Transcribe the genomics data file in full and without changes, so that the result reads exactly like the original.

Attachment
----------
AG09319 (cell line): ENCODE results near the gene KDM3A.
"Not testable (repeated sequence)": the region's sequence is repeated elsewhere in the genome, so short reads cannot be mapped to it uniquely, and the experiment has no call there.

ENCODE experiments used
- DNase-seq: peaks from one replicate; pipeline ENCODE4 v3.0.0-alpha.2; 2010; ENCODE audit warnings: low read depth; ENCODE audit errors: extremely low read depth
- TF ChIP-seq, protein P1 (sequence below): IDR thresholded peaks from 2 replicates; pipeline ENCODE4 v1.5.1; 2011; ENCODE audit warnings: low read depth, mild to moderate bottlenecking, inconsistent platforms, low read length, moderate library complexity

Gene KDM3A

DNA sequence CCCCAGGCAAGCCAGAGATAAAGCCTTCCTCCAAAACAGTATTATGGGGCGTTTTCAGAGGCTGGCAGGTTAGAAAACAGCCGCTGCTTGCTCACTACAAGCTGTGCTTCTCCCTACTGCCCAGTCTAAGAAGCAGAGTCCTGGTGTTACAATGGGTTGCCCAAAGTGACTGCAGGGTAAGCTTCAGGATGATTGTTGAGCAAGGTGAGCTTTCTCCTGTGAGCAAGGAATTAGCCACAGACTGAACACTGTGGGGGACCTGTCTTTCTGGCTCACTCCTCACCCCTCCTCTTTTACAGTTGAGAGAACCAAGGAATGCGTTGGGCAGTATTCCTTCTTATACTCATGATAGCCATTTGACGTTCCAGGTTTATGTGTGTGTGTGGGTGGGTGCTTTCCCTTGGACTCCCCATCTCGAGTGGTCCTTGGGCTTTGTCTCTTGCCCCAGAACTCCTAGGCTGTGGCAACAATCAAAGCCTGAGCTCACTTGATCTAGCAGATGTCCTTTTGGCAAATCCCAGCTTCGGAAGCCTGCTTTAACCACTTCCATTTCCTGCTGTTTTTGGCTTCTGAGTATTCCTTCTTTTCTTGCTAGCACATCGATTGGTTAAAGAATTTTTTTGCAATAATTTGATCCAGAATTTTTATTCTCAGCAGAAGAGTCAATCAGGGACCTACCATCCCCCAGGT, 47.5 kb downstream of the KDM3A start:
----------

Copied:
AG09319 (cell line): ENCODE results near the gene KDM3A.
"Not testable (repeated sequence)": the region's sequence is repeated elsewhere in the genome, so short reads cannot be mapped to it uniquely, and the experiment has no call there.

ENCODE experiments used
- DNase-seq: peaks from one replicate; pipeline ENCODE4 v3.0.0-alpha.2; 2010; ENCODE audit warnings: low read depth; ENCODE audit errors: extremely low read depth
- TF ChIP-seq, protein P1 (sequence below): IDR thresholded peaks from 2 replicates; pipeline ENCODE4 v1.5.1; 2011; ENCODE audit warnings: low read depth, mild to moderate bottlenecking, inconsistent platforms, low read length, moderate library complexity

Gene KDM3A

DNA sequence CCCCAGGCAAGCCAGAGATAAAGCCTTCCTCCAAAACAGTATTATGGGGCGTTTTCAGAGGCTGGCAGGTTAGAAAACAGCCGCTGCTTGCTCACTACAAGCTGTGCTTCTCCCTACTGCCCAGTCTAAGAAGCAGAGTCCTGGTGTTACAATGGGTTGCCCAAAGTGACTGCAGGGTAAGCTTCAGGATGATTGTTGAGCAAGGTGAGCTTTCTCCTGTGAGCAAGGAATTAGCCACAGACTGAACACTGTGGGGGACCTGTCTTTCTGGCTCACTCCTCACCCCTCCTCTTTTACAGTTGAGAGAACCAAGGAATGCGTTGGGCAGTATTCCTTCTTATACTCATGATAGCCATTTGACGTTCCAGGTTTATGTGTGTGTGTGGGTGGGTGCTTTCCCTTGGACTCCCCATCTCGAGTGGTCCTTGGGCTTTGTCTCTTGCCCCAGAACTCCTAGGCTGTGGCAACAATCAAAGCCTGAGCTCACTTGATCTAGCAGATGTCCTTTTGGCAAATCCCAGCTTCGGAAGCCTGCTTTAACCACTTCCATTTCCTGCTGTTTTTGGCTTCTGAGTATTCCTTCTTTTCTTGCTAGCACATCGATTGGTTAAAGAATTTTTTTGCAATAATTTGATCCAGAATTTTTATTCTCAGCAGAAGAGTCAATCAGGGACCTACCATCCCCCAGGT, 47.5 kb downstream of the KDM3A start: